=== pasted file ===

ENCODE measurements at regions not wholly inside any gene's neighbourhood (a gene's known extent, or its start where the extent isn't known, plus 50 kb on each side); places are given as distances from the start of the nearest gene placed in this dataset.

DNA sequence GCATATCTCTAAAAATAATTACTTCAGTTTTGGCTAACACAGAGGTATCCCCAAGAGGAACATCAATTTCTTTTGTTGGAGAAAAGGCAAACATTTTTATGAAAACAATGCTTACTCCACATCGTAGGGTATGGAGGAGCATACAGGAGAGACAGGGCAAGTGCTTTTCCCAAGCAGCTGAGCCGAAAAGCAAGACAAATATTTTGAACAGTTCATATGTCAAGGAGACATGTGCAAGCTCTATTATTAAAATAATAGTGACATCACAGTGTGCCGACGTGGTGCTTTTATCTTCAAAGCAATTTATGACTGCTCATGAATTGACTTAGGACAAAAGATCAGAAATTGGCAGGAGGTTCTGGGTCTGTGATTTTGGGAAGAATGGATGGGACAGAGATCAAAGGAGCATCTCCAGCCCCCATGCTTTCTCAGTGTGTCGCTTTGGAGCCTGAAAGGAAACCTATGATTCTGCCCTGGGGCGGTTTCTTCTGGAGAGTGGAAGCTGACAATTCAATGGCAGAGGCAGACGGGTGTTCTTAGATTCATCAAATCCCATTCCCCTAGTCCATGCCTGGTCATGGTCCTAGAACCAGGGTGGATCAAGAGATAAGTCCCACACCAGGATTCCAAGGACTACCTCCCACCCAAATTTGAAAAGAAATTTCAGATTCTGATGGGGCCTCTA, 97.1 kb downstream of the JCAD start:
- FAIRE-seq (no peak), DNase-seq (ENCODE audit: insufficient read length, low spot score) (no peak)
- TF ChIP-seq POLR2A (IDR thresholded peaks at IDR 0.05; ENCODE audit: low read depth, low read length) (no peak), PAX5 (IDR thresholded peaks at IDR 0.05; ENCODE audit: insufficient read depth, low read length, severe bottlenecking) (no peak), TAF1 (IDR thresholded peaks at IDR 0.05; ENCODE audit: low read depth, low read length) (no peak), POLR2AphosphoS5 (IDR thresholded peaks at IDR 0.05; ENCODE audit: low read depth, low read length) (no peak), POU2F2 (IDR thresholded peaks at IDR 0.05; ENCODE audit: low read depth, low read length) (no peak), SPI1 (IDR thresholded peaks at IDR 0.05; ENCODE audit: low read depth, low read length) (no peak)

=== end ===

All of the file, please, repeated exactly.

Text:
ENCODE measurements at regions not wholly inside any gene's neighbourhood (a gene's known extent, or its start where the extent isn't known, plus 50 kb on each side); places are given as distances from the start of the nearest gene placed in this dataset.

DNA sequence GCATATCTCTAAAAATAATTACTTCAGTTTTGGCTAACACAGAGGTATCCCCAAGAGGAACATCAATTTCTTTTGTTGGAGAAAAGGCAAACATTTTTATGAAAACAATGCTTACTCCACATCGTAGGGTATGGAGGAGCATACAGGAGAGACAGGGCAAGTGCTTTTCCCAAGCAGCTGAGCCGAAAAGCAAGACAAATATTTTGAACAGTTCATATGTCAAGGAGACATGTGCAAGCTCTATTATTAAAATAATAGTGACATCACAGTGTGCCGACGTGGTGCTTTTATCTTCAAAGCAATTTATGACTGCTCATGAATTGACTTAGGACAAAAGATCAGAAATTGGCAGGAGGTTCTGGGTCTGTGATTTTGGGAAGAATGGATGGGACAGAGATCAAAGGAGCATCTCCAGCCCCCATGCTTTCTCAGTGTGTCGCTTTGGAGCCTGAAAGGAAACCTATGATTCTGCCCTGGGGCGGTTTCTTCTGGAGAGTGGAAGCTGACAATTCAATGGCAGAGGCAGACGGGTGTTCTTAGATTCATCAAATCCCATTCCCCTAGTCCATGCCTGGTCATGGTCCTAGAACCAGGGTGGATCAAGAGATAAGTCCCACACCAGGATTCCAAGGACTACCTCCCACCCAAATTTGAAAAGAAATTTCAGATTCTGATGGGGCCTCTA, 97.1 kb downstream of the JCAD start:
- FAIRE-seq (no peak), DNase-seq (ENCODE audit: insufficient read length, low spot score) (no peak)
- TF ChIP-seq POLR2A (IDR thresholded peaks at IDR 0.05; ENCODE audit: low read depth, low read length) (no peak), PAX5 (IDR thresholded peaks at IDR 0.05; ENCODE audit: insufficient read depth, low read length, severe bottlenecking) (no peak), TAF1 (IDR thresholded peaks at IDR 0.05; ENCODE audit: low read depth, low read length) (no peak), POLR2AphosphoS5 (IDR thresholded peaks at IDR 0.05; ENCODE audit: low read depth, low read length) (no peak), POU2F2 (IDR thresholded peaks at IDR 0.05; ENCODE audit: low read depth, low read length) (no peak), SPI1 (IDR thresholded peaks at IDR 0.05; ENCODE audit: low read depth, low read length) (no peak)